Friday, June 26, 2015

#22 Days Highlights of the Final Weekl

As bells rang out across the country during the final week of the #22Days campaign, Anglicans looked to the future with an understanding that the journey towards healing and reconciliation has just begun.

Throughout the week, the ringing of church bells continued to raise awareness of missing and murdered Indigenous women, drawing attention from politicians, the media and all Canadians while serving as a call to action.

On June 17, Regina-Wascana MP Ralph Goodale tweeted a photo highlighting bell ringing at St. Paul’s Anglican Church in Regina. “Sadly,” he wrote, “govt today voted down a Motion for Inquiry.”

Sunday, June 21, 2015

#22 Days: For Whom the Bells Toll

On June 21, National Aboriginal Day of Prayer, St. Philip's Church rang its bells 22 times along with thousands of cathedrals and churches across Canada that are acknowledging the cry for justice and remembering the 1181 indigenous women and girls that have been murdered or are missing.

Over the last 3 weeks, as part of the #22days initiative, bells have been ringing in churches from coast to coast, tolling for Missing and Murdered Indigenous Women. Based on the posted responses on, there have been nearly 100 churches taking part in various ways, with an estimated 350,000 combined bell tolls taking place. It received a mention on the floor of Canada’s Parliament as a push toward a formal inquiry. It has received good media coverage. It has been a set of moments for the Church to step into the prophet’s role, standing in solidarity with the grieving, and by giving voice to all lives being important.

Sunday, June 14, 2015

Primate of Canada's Statement on the #22days Campaign

Canada’s Truth and Reconciliation Commission (TRC) which has addressed the sad legacy of the Indian Residential Schools will hold its final event, the closing ceremonies of its six-year tenure, in Ottawa for four days commencing on Sunday, May 31st.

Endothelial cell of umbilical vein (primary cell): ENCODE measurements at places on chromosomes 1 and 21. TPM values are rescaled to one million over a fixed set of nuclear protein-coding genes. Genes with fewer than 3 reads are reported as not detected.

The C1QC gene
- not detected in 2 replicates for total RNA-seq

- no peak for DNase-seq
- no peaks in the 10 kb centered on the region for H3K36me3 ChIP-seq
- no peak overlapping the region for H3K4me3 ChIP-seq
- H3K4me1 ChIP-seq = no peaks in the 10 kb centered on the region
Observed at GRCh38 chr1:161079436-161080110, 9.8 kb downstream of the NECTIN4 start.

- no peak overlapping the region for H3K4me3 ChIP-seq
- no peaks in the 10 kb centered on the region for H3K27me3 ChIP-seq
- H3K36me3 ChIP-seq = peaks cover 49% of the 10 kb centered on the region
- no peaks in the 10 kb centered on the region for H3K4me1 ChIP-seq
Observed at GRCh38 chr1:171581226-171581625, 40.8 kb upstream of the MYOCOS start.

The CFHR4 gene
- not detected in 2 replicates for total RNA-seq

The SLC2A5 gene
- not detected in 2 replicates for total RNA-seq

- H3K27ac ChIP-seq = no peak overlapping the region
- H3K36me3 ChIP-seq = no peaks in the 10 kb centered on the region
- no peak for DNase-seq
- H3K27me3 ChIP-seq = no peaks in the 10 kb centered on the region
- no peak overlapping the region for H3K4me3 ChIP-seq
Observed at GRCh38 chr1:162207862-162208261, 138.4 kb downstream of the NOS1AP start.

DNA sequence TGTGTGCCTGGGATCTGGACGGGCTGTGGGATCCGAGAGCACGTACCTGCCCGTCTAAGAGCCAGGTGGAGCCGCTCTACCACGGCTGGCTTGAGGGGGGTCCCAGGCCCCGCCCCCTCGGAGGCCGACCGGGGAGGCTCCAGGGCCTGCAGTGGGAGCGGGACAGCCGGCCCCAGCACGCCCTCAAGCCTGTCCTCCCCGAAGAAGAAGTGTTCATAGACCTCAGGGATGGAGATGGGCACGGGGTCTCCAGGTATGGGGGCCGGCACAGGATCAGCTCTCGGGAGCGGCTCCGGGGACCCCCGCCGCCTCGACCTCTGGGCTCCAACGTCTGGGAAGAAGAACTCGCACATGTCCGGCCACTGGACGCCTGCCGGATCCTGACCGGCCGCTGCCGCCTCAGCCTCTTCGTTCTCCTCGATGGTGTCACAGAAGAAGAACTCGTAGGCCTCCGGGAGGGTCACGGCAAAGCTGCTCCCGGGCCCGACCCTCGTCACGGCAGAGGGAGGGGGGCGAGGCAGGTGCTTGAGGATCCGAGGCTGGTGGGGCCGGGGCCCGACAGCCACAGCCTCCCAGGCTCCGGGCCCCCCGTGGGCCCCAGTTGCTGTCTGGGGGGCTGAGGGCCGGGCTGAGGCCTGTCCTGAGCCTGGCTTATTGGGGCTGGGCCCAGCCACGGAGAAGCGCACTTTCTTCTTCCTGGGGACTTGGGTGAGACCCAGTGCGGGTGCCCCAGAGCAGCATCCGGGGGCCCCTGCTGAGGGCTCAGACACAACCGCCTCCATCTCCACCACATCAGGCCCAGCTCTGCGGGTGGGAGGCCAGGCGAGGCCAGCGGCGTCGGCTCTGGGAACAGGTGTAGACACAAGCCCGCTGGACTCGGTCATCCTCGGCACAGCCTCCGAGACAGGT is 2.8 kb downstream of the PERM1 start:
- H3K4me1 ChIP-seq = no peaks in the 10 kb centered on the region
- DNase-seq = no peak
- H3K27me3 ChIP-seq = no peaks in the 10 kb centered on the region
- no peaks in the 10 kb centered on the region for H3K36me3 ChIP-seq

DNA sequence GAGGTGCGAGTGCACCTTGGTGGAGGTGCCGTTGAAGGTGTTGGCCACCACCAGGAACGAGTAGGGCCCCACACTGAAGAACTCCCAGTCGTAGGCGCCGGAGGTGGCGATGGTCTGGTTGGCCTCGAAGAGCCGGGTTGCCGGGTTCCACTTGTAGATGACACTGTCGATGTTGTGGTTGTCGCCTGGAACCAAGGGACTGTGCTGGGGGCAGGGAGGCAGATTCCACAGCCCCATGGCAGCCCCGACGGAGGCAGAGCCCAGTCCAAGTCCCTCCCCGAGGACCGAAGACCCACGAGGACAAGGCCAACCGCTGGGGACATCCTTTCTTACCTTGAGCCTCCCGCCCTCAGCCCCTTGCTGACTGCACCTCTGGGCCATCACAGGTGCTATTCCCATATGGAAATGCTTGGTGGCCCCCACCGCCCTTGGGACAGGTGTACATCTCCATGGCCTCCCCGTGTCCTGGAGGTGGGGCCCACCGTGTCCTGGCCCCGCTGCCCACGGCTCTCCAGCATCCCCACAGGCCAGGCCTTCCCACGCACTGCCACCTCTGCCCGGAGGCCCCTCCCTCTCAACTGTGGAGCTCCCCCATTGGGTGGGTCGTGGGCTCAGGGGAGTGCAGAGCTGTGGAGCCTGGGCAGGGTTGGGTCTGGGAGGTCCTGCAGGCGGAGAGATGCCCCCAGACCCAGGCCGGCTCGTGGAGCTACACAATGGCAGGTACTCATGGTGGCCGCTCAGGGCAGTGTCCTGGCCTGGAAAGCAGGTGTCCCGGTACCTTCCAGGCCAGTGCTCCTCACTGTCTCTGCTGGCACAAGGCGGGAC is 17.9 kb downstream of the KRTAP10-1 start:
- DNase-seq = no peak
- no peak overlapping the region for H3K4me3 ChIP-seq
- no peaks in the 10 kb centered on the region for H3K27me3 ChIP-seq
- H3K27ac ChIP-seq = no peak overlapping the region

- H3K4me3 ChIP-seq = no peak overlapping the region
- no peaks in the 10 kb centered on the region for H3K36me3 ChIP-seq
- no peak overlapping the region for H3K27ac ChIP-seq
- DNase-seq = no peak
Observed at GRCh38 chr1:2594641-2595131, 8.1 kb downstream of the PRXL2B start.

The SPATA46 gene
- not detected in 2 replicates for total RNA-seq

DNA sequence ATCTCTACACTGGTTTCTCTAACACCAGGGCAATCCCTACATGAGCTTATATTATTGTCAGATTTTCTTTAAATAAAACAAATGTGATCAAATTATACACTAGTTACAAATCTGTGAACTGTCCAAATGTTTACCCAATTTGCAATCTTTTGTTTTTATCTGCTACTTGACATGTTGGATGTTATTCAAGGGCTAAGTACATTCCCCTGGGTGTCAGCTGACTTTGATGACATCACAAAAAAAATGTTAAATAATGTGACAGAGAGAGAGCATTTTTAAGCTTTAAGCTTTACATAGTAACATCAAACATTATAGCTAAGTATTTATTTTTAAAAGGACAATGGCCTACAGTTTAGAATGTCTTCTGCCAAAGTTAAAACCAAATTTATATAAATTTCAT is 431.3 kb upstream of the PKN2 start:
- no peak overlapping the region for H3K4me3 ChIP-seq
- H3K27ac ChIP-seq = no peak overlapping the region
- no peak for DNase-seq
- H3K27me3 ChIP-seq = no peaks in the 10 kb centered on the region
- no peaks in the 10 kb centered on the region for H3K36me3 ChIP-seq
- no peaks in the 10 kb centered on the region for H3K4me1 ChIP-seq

The daily themes are as follows:

Day 1 is “We are all in this together”;
Day 2, “We still have lots to learn”;
Day 3, “Reconciliation means respect and change”;
and Day 4, “This ending is only the beginning”.

In the spirit of the 4th-day theme, we are calling our Church into “22 Days” of prayer and renewal in our commitments to healing and reconciliation among all people – the Indigenous Peoples of this land and all others who have come and settled and also call it home. These 22 Days will take us to the National Aboriginal Day of Prayer, on Sunday, June 21st.

Monday, June 8, 2015

Mary Irwin-Gibson Elected as the First Female Bishop in the Anglican Diocese of Montreal

Mary Irwin-Gibson, dean and rector of St. George’s Cathedral in Kingston since 2009, has been elected the first female bishop of the Anglican diocese of Montreal in its 165-year history.

Irwin-Gibson, 59, who served parishes in the diocese of Montreal between 1981 and 2009, was elected bishop on a fourth ballot on Sat., June 6, over another woman candidate, the Rev. Karen L. Egan, 57, director of pastoral studies at the Montreal Diocesan Theological College.

Wednesday, June 3, 2015

Update on the Truth and Reconciliation Commission

The release of the summary report of the Truth and Reconciliation Commission (TRC) on Tuesday, June 2 marked a turning point for survivors of Indian residential schools, the Anglican Church of Canada, other churches and the country as a whole.

A residential school survivor and the first bishop of the Indigenous Spiritual Ministry of Mishamikoweesh, Bishop Lydia Mamakwa’s reaction upon hearing the TRC chair present the findings reflected the cautious optimism felt by many survivors.